Douglas Aster

SKU: FL1215
This BC native wildflower is found in nearly every part of the province, from Haida Gwaii to the Southern Interior, and south well into Washington and Oregon. Douglas Aster is a perennial that is hardy in Zones 5 to 9, and can reach as tall as 1m (3'). Read More

Exposure Full-sun to partial shade

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Attracts Pollinators
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West Coast Seeds ships anywhere in North America. However, we are not able to ship garlic, potatoes, asparagus crowns, bulbs, onion sets, Mason bee cocoons, or nematodes outside of Canada. We regret, we cannot accept returns or damages for orders outside of Canada. The minimum shipping charge to the US is $9.99.

Douglas Aster

Product Details

Symphyotrichum subspicatum. This BC native wildflower is found in nearly every part of the province, from Haida Gwaii to the Southern Interior, and south well into Washington and Oregon. Douglas Aster is a perennial that is hardy in Zones 5 to 9, and can reach as tall as 1m (3'). Its slightly hairy grey foliage and stems are hardly noticeable for most of the summer, but then it goes into bloom around mid August, continuing into September. This late season bloom time provides essential nectar to insects at a time when many other flowering plants are shutting down for the winter. This deer resistant plant spreads very gradually by underground rhizomes, and its seeds are slow to germinate, so it will not get out of hand. Pinch the stems to encourage branching, and deadhead spent flowers for a longer bloom period.


Quick Facts:

    • Perennial
    • Hardy in Zones 5-9
    • BC native wildflower
    • Blooms August-September

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All About Douglas Aster



Season & Zone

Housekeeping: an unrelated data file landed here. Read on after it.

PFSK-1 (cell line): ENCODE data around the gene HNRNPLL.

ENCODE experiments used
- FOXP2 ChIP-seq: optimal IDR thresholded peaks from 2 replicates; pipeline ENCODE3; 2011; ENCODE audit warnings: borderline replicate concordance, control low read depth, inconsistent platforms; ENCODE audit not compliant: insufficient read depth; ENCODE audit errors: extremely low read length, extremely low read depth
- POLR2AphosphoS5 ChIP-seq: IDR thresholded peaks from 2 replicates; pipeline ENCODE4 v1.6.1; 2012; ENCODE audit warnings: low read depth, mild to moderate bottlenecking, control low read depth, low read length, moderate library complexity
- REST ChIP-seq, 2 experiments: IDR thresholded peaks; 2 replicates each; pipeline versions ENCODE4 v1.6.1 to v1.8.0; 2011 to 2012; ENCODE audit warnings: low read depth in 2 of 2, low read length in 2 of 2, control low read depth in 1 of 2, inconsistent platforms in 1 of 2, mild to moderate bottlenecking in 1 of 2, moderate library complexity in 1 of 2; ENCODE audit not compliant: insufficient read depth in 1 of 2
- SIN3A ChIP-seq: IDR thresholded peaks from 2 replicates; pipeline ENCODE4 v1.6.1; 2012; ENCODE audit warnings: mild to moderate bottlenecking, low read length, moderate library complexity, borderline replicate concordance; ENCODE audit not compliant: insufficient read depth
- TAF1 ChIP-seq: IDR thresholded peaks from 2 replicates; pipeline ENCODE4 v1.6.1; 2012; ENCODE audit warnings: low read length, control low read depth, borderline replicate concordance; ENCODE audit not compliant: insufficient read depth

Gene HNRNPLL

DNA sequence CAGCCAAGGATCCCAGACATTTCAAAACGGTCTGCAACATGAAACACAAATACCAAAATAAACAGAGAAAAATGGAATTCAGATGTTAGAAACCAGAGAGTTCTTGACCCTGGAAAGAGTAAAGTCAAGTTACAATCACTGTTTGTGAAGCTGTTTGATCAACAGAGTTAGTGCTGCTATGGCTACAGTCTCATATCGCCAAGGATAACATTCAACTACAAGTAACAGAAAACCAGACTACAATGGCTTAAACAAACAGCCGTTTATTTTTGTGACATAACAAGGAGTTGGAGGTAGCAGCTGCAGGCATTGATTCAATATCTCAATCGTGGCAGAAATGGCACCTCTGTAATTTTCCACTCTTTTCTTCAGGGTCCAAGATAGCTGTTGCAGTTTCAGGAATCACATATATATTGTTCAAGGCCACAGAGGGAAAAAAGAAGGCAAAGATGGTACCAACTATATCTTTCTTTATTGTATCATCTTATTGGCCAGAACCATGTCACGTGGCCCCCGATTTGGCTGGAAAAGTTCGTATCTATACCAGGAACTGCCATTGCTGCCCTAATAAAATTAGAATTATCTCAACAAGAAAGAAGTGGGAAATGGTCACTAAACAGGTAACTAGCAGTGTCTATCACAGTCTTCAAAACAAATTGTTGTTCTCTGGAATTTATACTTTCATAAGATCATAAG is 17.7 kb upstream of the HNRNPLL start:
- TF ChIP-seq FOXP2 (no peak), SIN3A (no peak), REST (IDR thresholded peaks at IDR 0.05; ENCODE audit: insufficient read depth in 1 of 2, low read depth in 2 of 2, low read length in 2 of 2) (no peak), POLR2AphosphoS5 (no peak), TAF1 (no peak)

Season & Zone
Exposure: Full sun to partial shade, depending on the blend


Try to direct sow wildflower seeds during the period two weeks before, and eight weeks after, your last average frost date. Sowing when there is some risk of minor frost may improve germination. Wildflower seeds can also be sown in the autumn, but a certain percentage of seeds to may be lost to water, birds, and animals. To make the most of the annual species, direct sow in early spring.


Site Selection: If there are already no plants (including weeds) growing in the planting site, there may be a problem with the soil. Possible issues may be soil fertility, lack of drainage, or the need for soil amendments to improve texture. In such spots (eg, beneath a cedar tree), few plants will thrive, including wildflowers.

Site Preparation

Site Preparation: Remove as much existing vegetation as possible through pulling or tilling under in order to minimize competition. Loosen the soil by scraping, raking, or tilling. Wildflower blends will not usually take if planted into existing lawn because the thatch prevents their contact with soil.

Seed Application

Seed Application: In small areas, seeds can be scattered by hand. In larger areas, you may want to employ a lawn spreader or some other mechanical means. We recommend adding 1-2 parts clean, dry sand to 1 part wildflower seeds which will help the seeds spread evenly. Do not use beach sand, as it usually contains salt. It may be wise to spread most of the seed, but to save some for filling in bald spots at a later date. Seeds must come into contact with the soil in order to germinate. Do not bury seeds more than 2-3 times their thickness.

Planting rates

Planting rates: Aim for a planting density of 70 seeds per square foot. 90g of seeds will cover 1,000 ft². Use 4kg per acre. 500g covers about 5,500 ft². If seeding an area where site preparation and weeding are not possible, double this rate.


Keep the seeded area as evenly moist as possible to help the seeds germinate and the young seedlings become established. Weeds need to be kept under control. Once they are growing, most mixes will not require additional water except in long periods of hot, dry weather. All of our mixes should re-grow for several years, but will eventually benefit from re-seeding. In late summer, many of the components will produce seed heads that can be harvested and replanted the following spring.

How to Grow Aster

Step 1


Sow indoors 5-6 weeks before transplanting after the last frost date. Or simply direct sow in spring. Seeds can be slow to germinate, so be patient.

Step 2


Barely cover the seeds, and keep soil moist until plants are established.

Step 3


Grow in full sun to light shade, in fertile, moist soil. The plants spread very slowly by underground rhizomes. Clumps can be split up and replanted every 2-3 years. Although the plants are drought tolerant, they thrive in full sun in moist conditions.

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